I will readily agree that Bethesda’s games have significant design issues. But part of those arise from its design philosophy. I don’t feel that Bethesda is striving to make good role-playing games. Which is good because they typically don’t. Instead, they create these weird simulation/rpg hybrid experiences. The fun of Oblivion and Skyrim isn’t going through a high fantasy story of good and evil that concludes with the slaying of a god (though that’s ostensibly what Bethesda creates). No, the enjoyment comes from the hunting of an elk across a blistering cold field, felling and skinning it then returning to the nearby village to sell the furs to afford a warm room at the end of the night. It’s learning of some forgotten ruin by a tavern patron and poking through spider filled tunnels for long lost treasures that you immediately sell to afford a modest house in the trade district.
It’s all about the stories you make within the game world with Bethesda’s “crafted” experiences serving simply as window dressing or framing to contextualize the personal journey you take. Which is why I’m so adamant about modding my Bethesda experience to get exactly what I want from the game.
And the whole time I’m playing through Enderal, with its carefully crafted quests and interwoven story, I keep thinking “This isn’t what I want.” At least, it’s not what I want in the format that I’m being presented. There’s this weird disconnect where the systems are at odd with the core presentation. I kept searching Enderal for side villages and little personal stories to craft for myself. But they don’t exist. Sure, there are hidden collectables that reward going off the beaten path but I was more apt to stumble into mobs of enemies well beyond my current capabilities (necessitating that I toss my poor spirit pooch at them as a I sprint madly past) or I came across areas strictly sealed off because I hadn’t progressed through the game far enough to unlock them.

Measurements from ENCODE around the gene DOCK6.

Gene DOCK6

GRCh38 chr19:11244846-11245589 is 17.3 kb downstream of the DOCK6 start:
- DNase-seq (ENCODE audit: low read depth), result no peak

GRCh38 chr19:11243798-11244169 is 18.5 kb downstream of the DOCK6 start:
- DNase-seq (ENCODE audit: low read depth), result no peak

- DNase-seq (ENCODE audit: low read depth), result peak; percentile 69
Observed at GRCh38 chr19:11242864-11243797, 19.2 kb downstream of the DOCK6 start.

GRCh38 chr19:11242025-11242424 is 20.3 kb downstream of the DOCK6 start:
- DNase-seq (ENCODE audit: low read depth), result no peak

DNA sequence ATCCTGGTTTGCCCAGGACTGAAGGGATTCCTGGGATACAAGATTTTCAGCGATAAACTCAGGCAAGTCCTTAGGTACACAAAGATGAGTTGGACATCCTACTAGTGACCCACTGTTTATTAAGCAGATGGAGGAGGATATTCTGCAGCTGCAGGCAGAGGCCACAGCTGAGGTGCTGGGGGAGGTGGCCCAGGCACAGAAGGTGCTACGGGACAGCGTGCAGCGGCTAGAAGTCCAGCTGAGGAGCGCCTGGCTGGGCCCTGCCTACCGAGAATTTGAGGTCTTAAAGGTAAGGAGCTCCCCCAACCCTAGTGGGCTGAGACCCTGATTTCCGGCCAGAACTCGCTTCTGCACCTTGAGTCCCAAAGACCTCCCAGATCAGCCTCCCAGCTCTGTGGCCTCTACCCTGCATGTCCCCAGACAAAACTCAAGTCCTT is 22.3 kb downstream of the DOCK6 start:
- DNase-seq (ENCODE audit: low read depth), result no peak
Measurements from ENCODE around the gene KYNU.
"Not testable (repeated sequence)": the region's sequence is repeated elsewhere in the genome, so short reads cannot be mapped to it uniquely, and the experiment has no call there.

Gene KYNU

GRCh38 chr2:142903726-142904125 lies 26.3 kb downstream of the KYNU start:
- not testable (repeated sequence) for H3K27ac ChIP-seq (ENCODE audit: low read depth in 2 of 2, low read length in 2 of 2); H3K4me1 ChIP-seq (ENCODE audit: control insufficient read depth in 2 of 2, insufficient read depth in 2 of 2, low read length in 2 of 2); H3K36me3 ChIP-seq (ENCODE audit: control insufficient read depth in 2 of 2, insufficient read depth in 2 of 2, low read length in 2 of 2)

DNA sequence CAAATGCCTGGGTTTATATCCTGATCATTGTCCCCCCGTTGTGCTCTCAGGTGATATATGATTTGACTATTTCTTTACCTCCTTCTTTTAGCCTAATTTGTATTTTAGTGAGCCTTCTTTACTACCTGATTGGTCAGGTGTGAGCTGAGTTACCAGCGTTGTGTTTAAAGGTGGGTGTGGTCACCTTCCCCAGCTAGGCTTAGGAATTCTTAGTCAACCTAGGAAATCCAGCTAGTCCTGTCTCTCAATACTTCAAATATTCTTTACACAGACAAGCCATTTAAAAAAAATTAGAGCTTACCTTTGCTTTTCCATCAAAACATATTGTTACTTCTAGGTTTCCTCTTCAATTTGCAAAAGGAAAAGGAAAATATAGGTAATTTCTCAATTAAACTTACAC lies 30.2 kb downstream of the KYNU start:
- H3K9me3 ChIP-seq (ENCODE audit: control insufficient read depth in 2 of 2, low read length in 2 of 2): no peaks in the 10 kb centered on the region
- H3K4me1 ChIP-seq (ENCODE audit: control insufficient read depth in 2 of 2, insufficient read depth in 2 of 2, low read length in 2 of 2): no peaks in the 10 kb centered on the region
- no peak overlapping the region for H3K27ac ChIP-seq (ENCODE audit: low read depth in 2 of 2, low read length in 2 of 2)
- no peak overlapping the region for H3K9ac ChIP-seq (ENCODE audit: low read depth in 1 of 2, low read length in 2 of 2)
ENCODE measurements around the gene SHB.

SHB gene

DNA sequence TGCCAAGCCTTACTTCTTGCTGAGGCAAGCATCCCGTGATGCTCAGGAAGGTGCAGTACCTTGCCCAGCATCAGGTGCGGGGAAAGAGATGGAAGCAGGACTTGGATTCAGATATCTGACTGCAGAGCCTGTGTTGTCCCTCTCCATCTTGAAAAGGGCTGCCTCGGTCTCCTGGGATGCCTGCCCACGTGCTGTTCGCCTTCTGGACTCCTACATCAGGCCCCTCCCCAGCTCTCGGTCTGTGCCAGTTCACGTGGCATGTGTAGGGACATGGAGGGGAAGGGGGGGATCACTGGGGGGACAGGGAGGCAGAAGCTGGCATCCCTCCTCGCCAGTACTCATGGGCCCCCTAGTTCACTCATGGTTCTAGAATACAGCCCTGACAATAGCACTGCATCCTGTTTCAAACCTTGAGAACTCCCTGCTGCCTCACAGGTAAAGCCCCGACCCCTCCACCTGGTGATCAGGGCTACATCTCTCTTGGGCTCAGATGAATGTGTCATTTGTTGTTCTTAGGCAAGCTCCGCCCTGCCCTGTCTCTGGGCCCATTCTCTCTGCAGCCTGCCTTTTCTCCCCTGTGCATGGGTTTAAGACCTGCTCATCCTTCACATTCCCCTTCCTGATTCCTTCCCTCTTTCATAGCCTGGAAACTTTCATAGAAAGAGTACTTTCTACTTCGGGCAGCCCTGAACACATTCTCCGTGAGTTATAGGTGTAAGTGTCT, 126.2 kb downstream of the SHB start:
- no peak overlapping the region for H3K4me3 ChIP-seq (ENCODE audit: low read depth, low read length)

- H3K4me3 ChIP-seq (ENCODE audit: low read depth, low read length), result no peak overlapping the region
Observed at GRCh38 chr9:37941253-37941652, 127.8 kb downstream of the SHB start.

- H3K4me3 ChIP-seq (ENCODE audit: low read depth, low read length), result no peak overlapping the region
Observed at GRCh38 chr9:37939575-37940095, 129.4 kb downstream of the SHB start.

I kept having the fantasy world simulation broken by the necessity for telling me the fantasy story.
Had Enderal been presented in any other fashion – say even in a third person, top-down perspective – I’d be entirely behind it. But more than anything, I kept thinking how it wasn’t Skyrim. It wasn’t allowing me to play some dastardly thief merchant who stole from the one town that had slighted him in order to peddle the villagers belongings a few holdings over leaving them with nothing. There’s simply no room for that in Enderal. It addresses all the complaints people level against Skyrim but in doing so it completely guts the spirit of Skyrim.
It is an entirely different experience.
So I was torn and it’s part of the reason that I’ve abandoned it. It’s good. It’s really good. And I did enjoy the characters and the narrative that they offered. But instead of it making me think “Yes! This is what Bethesda should have done all along!” it made me appreciate more what Bethesda had accomplished. I came to like the flawed systems of Skyrim more while playing Enderal. I liked knowing that areas wouldn’t become too easy to the point of trivialised simply because I hadn’t explored them early enough in my wandering before I progressed past the point of their design. I liked that there was a better contextualisation of levelling up in Skyrim due to practicing and perfecting a skill rather than just magically knowing how to wear heavy armour better because I delivered a letter to a grieving mother detailing the final moments of her missing son.
And as I was playing through Enderal and getting a better grasp of its system, I kept thinking of different character builds I’d like to try that I know I never will. Because anytime I think of restarting the game I remember the lengthy intro sequence and I realize I’d have to go through all those early game zones that are unchanging and with no opportunity to strike out in a new direction. It would be the exact same experience except I could kill the enemies in a slightly different manner.
For the gameplay systems of Enderal to really work, I feel you have to use the traditional presentation systems that it mimics. You need a simple perspective that allows greater content creation and deemphasizes the personal element because those old systems are so impersonal.